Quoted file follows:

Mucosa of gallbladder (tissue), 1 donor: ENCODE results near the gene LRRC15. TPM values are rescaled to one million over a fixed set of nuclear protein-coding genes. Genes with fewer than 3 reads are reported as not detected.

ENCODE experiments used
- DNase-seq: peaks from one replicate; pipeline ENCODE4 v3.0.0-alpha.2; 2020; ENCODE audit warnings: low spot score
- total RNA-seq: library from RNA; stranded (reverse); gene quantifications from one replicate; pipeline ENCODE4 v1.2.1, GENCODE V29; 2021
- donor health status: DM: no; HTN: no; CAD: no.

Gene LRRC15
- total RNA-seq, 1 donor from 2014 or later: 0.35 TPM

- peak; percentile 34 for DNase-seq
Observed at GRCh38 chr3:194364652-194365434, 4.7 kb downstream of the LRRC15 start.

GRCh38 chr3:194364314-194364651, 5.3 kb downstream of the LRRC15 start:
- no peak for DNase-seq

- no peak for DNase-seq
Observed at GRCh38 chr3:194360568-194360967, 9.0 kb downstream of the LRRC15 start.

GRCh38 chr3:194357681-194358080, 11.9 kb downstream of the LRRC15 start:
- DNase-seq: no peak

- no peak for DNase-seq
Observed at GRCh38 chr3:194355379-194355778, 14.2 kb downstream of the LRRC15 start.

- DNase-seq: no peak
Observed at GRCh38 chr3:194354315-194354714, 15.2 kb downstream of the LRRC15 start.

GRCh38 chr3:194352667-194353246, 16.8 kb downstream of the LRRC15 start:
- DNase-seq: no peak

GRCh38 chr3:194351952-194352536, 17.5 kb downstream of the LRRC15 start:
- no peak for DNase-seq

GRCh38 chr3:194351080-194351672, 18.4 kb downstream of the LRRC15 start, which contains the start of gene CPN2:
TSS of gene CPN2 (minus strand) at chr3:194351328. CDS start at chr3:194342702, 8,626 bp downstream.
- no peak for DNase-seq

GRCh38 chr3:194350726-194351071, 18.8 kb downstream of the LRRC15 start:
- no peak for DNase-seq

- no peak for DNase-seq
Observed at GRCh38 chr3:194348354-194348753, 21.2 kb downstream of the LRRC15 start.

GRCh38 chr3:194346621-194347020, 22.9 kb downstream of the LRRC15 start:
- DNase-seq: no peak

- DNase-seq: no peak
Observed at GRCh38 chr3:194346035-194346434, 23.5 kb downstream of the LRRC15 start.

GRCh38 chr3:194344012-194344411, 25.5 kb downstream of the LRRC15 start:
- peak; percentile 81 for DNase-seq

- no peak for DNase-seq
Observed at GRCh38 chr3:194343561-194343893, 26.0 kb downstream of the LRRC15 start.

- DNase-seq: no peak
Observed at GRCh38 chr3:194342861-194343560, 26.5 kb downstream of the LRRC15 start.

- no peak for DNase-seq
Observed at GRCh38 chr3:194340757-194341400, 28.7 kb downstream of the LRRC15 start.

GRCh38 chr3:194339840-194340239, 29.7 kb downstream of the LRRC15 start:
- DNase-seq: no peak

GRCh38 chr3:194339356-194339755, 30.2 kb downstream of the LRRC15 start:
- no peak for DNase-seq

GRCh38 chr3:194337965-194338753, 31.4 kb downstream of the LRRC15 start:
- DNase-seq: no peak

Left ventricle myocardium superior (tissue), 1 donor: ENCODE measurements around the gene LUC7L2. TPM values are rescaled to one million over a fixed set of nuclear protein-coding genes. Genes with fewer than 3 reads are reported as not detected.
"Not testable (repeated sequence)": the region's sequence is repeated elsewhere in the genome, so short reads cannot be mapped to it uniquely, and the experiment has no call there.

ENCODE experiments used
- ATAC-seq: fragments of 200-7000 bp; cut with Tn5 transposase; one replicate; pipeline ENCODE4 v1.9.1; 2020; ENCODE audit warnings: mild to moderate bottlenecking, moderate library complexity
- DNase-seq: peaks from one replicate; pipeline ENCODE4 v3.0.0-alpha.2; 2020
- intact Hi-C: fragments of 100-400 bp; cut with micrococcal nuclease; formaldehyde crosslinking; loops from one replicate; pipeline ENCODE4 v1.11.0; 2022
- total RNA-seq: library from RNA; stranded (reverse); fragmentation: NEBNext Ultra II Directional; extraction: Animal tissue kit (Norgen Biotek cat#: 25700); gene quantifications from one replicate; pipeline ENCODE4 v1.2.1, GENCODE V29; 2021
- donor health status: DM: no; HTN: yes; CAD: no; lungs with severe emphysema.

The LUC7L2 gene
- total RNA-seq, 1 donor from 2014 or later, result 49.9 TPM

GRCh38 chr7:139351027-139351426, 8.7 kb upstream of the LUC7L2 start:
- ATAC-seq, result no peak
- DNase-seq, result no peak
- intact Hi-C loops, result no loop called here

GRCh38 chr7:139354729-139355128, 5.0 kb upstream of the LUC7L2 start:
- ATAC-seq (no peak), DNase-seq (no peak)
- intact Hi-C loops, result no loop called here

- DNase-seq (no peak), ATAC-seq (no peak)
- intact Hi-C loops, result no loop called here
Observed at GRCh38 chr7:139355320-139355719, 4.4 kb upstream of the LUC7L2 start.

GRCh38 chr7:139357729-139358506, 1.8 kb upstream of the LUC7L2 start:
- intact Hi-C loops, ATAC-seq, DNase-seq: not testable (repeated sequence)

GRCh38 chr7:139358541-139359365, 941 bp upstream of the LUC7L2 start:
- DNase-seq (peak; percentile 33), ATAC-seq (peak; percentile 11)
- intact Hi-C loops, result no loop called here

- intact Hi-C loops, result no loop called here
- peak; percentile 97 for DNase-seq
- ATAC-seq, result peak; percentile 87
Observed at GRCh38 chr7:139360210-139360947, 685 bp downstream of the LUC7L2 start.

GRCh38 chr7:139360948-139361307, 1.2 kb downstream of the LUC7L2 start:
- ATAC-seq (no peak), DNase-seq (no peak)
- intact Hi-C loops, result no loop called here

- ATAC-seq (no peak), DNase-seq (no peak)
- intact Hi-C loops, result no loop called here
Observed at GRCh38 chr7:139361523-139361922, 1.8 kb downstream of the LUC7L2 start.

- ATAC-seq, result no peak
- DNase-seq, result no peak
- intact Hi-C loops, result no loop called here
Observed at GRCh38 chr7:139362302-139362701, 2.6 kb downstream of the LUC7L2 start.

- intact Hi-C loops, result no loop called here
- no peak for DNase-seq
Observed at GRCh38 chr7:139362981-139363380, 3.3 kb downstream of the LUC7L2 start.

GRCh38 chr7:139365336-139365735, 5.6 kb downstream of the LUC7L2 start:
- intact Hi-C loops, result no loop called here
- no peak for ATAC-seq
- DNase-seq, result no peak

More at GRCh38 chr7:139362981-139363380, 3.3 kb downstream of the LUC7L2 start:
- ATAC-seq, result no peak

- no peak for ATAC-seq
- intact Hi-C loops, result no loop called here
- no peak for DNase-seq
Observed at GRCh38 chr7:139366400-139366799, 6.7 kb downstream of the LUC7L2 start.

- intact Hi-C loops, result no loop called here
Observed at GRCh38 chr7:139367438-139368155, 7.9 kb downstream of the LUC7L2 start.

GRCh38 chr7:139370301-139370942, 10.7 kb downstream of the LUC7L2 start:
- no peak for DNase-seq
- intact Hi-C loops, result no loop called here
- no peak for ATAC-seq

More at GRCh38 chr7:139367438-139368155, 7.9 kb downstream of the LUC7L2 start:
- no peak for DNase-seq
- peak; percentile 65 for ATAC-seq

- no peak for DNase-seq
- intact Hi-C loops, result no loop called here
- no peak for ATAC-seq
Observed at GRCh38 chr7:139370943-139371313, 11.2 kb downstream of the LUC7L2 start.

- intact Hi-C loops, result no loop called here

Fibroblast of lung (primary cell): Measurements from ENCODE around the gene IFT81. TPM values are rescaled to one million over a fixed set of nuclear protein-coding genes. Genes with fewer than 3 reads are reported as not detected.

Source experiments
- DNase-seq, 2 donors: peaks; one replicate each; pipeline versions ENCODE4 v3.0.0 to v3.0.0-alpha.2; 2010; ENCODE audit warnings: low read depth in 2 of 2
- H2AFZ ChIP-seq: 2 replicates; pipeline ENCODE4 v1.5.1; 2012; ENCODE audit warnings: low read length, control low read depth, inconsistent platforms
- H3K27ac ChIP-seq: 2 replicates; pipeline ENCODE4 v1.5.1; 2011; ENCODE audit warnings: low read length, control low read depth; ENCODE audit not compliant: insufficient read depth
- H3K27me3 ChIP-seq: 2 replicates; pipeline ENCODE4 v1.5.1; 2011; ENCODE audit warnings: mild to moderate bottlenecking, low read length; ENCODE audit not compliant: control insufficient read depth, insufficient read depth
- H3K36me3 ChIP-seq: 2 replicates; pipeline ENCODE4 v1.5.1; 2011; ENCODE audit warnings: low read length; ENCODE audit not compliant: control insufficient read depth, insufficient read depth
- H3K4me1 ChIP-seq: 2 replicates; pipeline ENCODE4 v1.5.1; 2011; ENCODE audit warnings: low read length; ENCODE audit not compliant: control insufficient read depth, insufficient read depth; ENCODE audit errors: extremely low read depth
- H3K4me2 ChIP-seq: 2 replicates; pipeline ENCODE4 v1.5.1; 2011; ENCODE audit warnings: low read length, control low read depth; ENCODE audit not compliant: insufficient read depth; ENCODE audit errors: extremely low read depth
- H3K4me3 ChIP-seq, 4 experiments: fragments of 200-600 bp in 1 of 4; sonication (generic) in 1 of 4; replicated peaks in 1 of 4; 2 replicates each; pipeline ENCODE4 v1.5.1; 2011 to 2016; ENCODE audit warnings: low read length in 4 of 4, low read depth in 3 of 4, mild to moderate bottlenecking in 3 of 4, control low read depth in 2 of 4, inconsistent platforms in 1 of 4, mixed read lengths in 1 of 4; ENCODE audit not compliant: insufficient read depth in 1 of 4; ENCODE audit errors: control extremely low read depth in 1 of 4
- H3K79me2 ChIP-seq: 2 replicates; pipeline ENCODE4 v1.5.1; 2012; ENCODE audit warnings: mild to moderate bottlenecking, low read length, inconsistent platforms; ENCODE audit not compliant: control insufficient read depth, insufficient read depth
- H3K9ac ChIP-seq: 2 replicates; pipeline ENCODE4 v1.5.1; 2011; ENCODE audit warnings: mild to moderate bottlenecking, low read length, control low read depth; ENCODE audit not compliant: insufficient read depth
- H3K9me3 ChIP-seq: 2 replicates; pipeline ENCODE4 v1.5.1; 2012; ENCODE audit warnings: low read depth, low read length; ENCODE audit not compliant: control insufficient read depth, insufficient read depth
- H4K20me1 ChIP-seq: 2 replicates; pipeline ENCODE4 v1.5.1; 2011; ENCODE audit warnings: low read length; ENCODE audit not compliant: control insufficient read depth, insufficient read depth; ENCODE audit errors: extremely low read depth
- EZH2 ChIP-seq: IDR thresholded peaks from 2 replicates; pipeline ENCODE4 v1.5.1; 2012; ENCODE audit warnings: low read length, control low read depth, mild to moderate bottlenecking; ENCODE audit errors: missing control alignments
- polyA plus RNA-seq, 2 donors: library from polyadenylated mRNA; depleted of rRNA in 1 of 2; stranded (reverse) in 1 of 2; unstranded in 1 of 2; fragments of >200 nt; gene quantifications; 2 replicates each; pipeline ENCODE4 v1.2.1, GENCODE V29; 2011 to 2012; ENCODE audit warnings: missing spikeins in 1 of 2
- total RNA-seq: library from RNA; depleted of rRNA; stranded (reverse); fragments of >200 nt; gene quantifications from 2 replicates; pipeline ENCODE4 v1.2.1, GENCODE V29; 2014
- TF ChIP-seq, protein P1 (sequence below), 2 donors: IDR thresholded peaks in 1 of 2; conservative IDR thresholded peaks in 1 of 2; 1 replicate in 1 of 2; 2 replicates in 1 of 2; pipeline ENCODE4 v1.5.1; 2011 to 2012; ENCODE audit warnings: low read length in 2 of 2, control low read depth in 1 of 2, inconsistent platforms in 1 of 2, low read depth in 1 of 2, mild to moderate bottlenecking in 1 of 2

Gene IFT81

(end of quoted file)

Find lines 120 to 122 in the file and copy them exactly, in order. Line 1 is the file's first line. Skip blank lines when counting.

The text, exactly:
- H3K27me3 ChIP-seq: 2 replicates; pipeline ENCODE4 v1.5.1; 2011; ENCODE audit warnings: mild to moderate bottlenecking, low read length; ENCODE audit not compliant: control insufficient read depth, insufficient read depth
- H3K36me3 ChIP-seq: 2 replicates; pipeline ENCODE4 v1.5.1; 2011; ENCODE audit warnings: low read length; ENCODE audit not compliant: control insufficient read depth, insufficient read depth
- H3K4me1 ChIP-seq: 2 replicates; pipeline ENCODE4 v1.5.1; 2011; ENCODE audit warnings: low read length; ENCODE audit not compliant: control insufficient read depth, insufficient read depth; ENCODE audit errors: extremely low read depth